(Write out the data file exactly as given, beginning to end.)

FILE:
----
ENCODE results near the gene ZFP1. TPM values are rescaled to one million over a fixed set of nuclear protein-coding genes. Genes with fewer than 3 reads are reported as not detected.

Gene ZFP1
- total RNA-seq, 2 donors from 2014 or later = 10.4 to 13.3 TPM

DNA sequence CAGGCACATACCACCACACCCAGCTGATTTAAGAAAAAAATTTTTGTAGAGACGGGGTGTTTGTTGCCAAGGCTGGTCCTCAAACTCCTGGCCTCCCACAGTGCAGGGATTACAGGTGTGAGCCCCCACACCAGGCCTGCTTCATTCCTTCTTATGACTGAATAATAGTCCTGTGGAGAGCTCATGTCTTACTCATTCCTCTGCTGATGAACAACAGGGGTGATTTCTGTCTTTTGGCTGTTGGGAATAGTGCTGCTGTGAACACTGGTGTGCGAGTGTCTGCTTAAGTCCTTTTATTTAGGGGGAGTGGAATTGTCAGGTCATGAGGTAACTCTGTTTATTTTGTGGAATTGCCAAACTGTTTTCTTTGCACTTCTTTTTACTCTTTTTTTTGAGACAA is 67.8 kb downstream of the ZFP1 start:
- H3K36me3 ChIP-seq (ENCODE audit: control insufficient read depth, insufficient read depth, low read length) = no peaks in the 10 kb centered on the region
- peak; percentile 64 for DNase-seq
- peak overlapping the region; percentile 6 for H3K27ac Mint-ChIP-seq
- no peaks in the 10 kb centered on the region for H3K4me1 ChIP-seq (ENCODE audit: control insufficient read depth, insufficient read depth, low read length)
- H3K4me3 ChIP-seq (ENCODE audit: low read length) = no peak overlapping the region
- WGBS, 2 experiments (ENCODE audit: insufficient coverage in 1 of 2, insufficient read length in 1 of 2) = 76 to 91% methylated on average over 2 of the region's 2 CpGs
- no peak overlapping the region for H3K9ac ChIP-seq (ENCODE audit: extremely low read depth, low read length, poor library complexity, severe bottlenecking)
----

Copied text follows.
ENCODE results near the gene ZFP1. TPM values are rescaled to one million over a fixed set of nuclear protein-coding genes. Genes with fewer than 3 reads are reported as not detected.

Gene ZFP1
- total RNA-seq, 2 donors from 2014 or later = 10.4 to 13.3 TPM

DNA sequence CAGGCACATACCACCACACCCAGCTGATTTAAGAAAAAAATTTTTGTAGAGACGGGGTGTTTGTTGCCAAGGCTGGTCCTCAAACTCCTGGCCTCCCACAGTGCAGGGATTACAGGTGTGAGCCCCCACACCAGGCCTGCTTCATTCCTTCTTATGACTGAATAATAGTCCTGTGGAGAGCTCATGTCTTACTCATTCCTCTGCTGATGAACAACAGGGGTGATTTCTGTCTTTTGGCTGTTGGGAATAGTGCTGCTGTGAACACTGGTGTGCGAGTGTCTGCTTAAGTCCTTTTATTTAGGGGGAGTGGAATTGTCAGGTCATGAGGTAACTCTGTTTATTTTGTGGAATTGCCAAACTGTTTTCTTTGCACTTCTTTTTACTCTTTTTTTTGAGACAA is 67.8 kb downstream of the ZFP1 start:
- H3K36me3 ChIP-seq (ENCODE audit: control insufficient read depth, insufficient read depth, low read length) = no peaks in the 10 kb centered on the region
- peak; percentile 64 for DNase-seq
- peak overlapping the region; percentile 6 for H3K27ac Mint-ChIP-seq
- no peaks in the 10 kb centered on the region for H3K4me1 ChIP-seq (ENCODE audit: control insufficient read depth, insufficient read depth, low read length)
- H3K4me3 ChIP-seq (ENCODE audit: low read length) = no peak overlapping the region
- WGBS, 2 experiments (ENCODE audit: insufficient coverage in 1 of 2, insufficient read length in 1 of 2) = 76 to 91% methylated on average over 2 of the region's 2 CpGs
- no peak overlapping the region for H3K9ac ChIP-seq (ENCODE audit: extremely low read depth, low read length, poor library complexity, severe bottlenecking)